Sounder to measure the depth of the fairway and to produce maps of the sea bottom. Such surveys often disturb marine wildlife and sometimes might even cause permanent damage to their hearing abilities or kill them. Image credit: Kuno Toming/Shutterstock.com

To better address this problem while and provide effective surveying results, Douglas Nowacek, a conservation ecologist at the Duke University Marine Laboratory in Beaufort, North Carolina, stands for optimal data collection methods, where pulses are not fired spontaneously. He believes that if each pulse is purposeful, it limits the need for firing consistent pulses which expose the marine life to continuous potential damage. He also complements those groups of scientific researchers who gather together from different countries to scour the same area together, and move on afterwards. With many groups coming one after another, having consecutively established nothing of value in the area, make much of today’s surveying completely redundant, according to him.

Effects On Other Wildlife

The most prominent ways in which the wildlife has suffered from excessive and extensive noise pollution, is having their natural instincts numbed, through stress, and having to migrate to areas outside of their comfort zone. Wildlife activities, such as finding desirable habitat and mates, avoiding predators, protecting the young, and establishing territories are all dependent on the acoustical environment. 

A singing bird. Birds use songs to communicate with each other but environmental noise subdues their sounds making life difficult for them. Image credit: Yuriy Balagula/Shutterstock.com

Singing species of birds who use their voices to communicate, relax and "let go" of the tension, as well as to carry out the necessary activities for their survival, such as finding mates, establishing habitats, avoiding predators, and communicating with their young to warn of danger, have had to adapt to the human world becoming louder. Many can now only be heard singing at night, when they are not consistently disturbed by loud traffic noises. Similarly, having found a climatically comfortable niche in Central Australia, the sweet, little, parrot-like Zebra finches, have been documented to live shorter lives from the stress levels caused by increased traffic.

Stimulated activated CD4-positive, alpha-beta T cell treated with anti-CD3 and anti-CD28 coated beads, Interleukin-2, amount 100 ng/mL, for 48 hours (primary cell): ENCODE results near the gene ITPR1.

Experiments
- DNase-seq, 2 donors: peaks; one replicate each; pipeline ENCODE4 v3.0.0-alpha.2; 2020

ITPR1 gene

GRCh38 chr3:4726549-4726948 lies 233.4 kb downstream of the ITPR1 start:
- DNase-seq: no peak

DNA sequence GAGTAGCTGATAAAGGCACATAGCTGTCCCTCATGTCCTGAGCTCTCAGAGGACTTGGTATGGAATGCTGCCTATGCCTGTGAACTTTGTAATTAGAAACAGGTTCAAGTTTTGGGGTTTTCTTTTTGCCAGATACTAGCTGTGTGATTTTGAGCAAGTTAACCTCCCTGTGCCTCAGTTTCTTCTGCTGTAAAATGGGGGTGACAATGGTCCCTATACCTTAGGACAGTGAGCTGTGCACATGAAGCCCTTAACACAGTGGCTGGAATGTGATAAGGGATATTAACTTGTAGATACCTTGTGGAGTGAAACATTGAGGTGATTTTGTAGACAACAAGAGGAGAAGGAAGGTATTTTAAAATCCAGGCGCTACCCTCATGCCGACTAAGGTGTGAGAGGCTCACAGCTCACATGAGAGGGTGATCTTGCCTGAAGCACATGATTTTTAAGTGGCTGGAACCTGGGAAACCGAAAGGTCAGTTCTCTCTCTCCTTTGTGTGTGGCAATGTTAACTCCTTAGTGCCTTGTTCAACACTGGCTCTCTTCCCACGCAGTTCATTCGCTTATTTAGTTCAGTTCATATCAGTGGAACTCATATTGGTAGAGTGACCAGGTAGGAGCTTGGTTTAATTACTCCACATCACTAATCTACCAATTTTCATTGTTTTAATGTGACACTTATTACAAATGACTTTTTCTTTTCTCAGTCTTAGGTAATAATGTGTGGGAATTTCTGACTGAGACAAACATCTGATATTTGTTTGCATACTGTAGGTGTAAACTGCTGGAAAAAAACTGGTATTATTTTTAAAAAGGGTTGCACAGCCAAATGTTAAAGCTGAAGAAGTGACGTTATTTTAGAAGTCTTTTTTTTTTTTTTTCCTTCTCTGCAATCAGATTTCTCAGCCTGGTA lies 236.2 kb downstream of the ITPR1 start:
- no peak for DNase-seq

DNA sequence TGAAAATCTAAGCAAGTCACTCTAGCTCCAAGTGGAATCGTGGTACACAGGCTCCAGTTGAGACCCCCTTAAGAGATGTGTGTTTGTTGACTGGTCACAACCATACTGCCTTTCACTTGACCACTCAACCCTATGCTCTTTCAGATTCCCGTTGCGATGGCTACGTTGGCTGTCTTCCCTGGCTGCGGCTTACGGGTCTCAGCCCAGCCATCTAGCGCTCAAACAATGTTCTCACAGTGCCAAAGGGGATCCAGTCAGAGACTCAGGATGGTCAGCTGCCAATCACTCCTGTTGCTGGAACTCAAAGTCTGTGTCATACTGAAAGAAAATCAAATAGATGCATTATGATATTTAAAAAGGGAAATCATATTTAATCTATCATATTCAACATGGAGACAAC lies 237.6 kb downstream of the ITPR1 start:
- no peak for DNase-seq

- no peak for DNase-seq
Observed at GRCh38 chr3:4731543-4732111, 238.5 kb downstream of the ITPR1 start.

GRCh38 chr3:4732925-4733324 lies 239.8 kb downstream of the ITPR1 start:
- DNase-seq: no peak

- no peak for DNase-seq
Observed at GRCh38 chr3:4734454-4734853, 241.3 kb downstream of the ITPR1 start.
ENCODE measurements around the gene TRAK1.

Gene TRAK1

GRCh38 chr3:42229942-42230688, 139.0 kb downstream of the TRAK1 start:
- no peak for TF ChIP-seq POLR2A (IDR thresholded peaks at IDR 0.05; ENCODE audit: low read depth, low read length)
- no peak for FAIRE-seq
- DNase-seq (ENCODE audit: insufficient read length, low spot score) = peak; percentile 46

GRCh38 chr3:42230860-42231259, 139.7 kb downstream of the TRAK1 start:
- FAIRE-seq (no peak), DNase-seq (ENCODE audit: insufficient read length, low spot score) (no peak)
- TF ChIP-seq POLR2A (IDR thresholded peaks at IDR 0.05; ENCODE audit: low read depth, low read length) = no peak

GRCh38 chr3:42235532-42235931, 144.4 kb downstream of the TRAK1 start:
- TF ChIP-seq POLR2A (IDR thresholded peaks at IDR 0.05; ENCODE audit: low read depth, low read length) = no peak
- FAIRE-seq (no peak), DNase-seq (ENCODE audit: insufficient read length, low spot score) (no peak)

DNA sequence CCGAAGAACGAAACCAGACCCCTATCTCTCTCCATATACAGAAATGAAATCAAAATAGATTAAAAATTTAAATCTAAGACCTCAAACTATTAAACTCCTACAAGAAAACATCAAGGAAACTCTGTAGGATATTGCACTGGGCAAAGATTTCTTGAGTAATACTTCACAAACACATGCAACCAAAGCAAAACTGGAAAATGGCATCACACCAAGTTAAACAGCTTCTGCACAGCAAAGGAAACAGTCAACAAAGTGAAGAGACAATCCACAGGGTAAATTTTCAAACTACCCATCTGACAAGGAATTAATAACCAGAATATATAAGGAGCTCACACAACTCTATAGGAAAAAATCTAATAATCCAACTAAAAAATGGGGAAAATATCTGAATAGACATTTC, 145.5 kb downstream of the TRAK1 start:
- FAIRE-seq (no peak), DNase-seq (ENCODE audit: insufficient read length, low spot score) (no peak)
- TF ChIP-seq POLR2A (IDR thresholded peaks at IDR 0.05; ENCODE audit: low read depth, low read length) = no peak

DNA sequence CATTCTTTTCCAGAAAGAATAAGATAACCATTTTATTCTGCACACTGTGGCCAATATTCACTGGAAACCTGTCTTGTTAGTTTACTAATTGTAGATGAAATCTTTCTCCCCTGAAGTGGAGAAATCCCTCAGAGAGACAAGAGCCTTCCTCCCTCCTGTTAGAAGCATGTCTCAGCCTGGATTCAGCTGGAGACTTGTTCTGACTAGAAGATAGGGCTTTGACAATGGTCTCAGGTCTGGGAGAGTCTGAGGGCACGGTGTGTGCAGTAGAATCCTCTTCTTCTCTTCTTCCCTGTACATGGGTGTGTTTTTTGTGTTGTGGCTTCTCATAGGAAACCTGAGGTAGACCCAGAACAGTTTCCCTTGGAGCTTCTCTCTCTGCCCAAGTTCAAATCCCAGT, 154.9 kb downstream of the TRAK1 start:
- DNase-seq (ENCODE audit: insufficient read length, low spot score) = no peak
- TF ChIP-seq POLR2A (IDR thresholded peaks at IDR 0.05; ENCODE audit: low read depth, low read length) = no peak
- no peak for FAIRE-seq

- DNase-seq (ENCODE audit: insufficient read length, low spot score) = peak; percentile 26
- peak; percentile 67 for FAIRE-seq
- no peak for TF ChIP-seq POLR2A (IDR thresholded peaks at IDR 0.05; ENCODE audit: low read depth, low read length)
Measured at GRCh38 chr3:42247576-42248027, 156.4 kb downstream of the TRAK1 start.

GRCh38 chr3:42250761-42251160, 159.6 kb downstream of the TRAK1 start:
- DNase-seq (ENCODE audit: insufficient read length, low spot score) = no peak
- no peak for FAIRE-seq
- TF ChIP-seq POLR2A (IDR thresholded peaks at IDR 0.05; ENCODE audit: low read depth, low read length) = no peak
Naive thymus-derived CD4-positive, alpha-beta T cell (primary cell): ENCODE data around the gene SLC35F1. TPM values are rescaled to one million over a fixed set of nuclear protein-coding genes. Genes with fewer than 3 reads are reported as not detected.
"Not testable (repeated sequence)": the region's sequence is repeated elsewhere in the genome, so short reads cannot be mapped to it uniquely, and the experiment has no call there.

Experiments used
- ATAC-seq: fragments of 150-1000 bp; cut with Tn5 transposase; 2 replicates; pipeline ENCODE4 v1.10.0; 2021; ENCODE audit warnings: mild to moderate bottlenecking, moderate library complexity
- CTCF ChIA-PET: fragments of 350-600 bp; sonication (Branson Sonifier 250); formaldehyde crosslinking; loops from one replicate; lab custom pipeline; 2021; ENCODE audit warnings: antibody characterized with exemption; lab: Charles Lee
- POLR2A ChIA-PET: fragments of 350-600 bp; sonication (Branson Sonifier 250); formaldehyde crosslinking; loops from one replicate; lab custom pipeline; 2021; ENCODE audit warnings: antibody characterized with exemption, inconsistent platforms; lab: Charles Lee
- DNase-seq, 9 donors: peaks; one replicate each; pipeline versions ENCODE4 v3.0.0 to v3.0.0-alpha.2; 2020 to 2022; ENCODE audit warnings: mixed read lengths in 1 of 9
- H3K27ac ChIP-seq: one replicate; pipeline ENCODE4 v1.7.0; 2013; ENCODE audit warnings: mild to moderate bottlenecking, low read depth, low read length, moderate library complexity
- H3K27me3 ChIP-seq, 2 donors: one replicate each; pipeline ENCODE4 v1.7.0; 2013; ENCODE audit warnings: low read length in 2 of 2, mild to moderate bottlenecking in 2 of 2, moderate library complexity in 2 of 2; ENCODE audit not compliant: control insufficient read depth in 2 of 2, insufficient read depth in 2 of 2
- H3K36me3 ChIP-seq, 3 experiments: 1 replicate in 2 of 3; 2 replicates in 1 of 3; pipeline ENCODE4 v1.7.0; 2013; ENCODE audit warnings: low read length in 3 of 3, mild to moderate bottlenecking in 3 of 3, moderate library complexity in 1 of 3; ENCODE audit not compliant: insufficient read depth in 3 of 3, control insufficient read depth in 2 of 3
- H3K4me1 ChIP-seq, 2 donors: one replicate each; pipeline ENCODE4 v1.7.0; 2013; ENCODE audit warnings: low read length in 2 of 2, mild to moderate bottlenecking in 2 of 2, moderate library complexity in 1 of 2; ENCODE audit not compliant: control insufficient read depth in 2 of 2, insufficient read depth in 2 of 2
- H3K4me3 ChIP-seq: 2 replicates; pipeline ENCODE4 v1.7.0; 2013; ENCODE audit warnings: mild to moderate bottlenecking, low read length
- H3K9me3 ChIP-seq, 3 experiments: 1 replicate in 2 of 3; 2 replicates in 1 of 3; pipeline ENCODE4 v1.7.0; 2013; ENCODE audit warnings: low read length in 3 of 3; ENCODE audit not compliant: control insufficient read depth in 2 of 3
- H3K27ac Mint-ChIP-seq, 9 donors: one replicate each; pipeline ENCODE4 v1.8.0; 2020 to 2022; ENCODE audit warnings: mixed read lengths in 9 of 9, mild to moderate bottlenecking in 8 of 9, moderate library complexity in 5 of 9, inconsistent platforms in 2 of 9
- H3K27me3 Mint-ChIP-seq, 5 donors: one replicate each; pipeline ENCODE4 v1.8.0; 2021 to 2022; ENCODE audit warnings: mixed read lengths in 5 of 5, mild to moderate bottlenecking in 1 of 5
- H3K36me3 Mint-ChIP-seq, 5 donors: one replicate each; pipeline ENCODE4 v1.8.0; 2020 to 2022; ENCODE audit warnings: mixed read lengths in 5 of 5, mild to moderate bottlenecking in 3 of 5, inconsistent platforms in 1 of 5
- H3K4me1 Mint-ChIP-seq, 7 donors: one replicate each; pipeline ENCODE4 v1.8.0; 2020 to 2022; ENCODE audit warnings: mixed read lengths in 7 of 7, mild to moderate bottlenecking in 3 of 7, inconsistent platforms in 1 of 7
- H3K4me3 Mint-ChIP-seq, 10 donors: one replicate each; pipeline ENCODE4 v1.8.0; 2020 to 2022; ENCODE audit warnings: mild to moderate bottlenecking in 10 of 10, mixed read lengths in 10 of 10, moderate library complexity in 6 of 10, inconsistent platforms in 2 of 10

Bats use echolocation to detect their prey. Environmental noise interferes with this echolocating ability of bats making them susceptible to stress. Image credit: Panaiotidi/Shutterstock.com

Noise pollution has also reduced the hunting efficiency of bats, which communicate with and rely completely on their sensitivity to hear high-pitched sounds. On the other hand, male frogs have had to adopt higher-pitched calls to be heard over nearby traffic, which is less than optimal for mate-seeking, as their female companions prefer a lower pitch, which signals for more experienced and virile males who can produce hardier offspring. 

For other animals, the only way to deal with increased human activity and new traffic is by avoiding areas they would normally trespass and through consistent migration to less optimal conditions than they would naturally thrive in. Having to settle in places with limited water supply, different landscapes, climatic conditions, predators or food shortages, have all factored into the decreased number of species representatives, and endangered many. 

Social Costs and Economic Costs

Noise generated by construction work outside home prevents the man from working peacefully. Noise pollution and its after effects leads to loss of working hours across the globe. Image credit: Elizaveta Galitckaia/Shutterstock.com

The most common social costs of noise pollution arise from disturbances at work and sleep deprivation, which lead to lethargy, decreased social engagement, and lowered work performance. These contribute directly to the economic costs, from disempowering the workforce and lowering productivity, to the major strain encountered by the health system for treating numerous physical and psychological malaises caused by noise pollution. 

Communication Issues

Excessive noise pollution causes misunderstandings, can alter one’s emotional state and hamper feelings. It can even change the course of monumental events, from interrupting important business deals to creating confusion during meetings, carrying lasting effects for a country.